During war, keeping troop movements, and movement of naval forces a secret, is very important. There was a slogan used during WWII that helped remind people not to pass information too freely, the slogan was "Loose Lips Sink Ships".
Because it was so important not to let out information that might reach enemy forces, letters were censored. Since letters were routinely censored, most letters contain no real specifics as far as location (except for the country), where the writer is going next, battle content, or movement of other units. All letters were censored after training, whether the writer was a Marine, Army soldier, Navy sailor, or a member of the Coast Guard. As a result, some of the more interesting letters were written after the war ended, or after hostilities ceased in an area.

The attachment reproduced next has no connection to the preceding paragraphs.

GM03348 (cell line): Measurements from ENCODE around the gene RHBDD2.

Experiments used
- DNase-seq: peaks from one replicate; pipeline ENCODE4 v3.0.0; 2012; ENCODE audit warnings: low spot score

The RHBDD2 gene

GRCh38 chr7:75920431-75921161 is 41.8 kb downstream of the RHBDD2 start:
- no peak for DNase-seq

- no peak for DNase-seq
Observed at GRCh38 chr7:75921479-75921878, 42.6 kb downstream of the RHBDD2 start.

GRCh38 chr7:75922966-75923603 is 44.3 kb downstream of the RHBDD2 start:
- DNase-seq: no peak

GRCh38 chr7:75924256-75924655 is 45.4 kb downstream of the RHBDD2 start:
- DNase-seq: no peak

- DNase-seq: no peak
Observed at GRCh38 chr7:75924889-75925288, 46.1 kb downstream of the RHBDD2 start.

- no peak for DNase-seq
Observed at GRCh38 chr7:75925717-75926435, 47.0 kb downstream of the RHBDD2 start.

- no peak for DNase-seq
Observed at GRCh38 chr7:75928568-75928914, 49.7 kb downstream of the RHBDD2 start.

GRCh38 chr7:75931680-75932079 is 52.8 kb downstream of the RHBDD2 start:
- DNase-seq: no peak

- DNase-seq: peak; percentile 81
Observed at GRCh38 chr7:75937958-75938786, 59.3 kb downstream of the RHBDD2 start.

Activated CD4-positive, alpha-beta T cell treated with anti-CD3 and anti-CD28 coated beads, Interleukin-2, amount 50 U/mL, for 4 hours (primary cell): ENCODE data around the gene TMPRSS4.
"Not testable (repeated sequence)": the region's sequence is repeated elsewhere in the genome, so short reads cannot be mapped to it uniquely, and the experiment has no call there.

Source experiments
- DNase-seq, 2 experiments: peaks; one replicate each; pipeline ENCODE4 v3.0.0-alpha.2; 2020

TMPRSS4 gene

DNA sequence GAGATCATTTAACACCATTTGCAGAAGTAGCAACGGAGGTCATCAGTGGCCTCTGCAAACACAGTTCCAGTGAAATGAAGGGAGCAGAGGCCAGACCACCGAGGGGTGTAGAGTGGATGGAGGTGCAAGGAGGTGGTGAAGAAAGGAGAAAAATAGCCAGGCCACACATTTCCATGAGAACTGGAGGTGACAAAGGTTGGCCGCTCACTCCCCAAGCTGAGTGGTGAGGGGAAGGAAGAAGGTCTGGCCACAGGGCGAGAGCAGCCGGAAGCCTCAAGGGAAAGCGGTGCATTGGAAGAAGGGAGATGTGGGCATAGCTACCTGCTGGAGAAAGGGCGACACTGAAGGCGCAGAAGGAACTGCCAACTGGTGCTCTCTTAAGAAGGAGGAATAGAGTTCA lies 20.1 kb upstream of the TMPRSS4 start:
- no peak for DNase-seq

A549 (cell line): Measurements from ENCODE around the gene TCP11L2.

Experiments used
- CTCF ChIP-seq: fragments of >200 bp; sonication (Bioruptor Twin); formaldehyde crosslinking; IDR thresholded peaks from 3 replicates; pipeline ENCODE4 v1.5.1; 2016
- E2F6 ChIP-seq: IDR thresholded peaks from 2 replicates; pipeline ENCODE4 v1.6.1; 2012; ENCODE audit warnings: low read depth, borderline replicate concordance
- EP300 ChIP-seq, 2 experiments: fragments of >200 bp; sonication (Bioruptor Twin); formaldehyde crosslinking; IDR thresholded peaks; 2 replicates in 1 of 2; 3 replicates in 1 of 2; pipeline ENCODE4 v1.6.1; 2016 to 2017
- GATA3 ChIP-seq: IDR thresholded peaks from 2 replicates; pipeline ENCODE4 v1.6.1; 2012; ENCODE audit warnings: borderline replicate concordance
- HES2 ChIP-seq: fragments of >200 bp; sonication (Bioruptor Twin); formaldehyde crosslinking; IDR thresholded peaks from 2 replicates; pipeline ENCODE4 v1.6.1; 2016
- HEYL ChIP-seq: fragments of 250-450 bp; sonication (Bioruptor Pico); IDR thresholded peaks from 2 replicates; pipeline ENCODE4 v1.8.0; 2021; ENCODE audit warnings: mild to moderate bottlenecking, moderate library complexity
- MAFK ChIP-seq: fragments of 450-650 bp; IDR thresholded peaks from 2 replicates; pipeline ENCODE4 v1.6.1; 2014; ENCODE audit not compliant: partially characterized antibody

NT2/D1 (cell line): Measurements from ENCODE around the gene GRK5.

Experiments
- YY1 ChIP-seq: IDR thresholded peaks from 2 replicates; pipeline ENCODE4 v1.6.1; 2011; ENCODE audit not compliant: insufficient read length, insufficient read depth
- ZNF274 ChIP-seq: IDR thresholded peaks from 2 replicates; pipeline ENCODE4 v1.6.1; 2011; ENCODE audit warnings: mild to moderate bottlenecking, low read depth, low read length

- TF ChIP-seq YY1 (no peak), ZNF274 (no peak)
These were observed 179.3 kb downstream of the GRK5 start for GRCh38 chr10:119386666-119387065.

When a letter had been censored, the person that censored the letter, would usually, put a censor's stamp (usually on the lower left corner), and sign (usually, but not always), or initial near or on the stamp. In the case of some officers, the name of the person who signed the censors stamp, was the same as the person who wrote the letter, meaning I assume, that they were allowed to censor their own letters. Some letters were opened after they had been sealed, and those letters were usually taped back shut, with a tape that said 'opened by censor', or just 'opened by'.